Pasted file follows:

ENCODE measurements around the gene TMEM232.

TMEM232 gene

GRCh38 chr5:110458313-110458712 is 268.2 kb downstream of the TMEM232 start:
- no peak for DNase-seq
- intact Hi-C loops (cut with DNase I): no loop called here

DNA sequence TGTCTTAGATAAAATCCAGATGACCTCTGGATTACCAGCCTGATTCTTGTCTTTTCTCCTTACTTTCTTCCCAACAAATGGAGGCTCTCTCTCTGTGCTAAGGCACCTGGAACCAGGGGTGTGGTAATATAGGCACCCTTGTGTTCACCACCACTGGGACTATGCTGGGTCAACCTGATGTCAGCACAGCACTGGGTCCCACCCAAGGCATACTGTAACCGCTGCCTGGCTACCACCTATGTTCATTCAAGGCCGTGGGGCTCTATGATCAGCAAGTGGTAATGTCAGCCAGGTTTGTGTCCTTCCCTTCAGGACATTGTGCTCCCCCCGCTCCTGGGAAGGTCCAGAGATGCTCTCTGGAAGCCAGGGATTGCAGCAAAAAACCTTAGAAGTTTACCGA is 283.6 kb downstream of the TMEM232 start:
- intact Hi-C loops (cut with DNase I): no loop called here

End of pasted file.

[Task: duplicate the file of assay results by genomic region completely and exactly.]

ENCODE measurements around the gene TMEM232.

TMEM232 gene

GRCh38 chr5:110458313-110458712 is 268.2 kb downstream of the TMEM232 start:
- no peak for DNase-seq
- intact Hi-C loops (cut with DNase I): no loop called here

DNA sequence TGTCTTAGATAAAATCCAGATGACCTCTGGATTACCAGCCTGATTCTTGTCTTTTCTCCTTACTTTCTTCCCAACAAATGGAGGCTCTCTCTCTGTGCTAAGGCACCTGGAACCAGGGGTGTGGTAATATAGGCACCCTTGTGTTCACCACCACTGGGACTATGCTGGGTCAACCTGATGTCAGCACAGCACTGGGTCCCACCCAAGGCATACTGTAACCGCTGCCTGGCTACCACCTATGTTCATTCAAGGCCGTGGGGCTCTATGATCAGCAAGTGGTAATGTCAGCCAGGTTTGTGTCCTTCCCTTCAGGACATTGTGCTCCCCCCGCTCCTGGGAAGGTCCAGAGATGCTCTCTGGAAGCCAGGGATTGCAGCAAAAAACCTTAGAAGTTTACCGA is 283.6 kb downstream of the TMEM232 start:
- intact Hi-C loops (cut with DNase I): no loop called here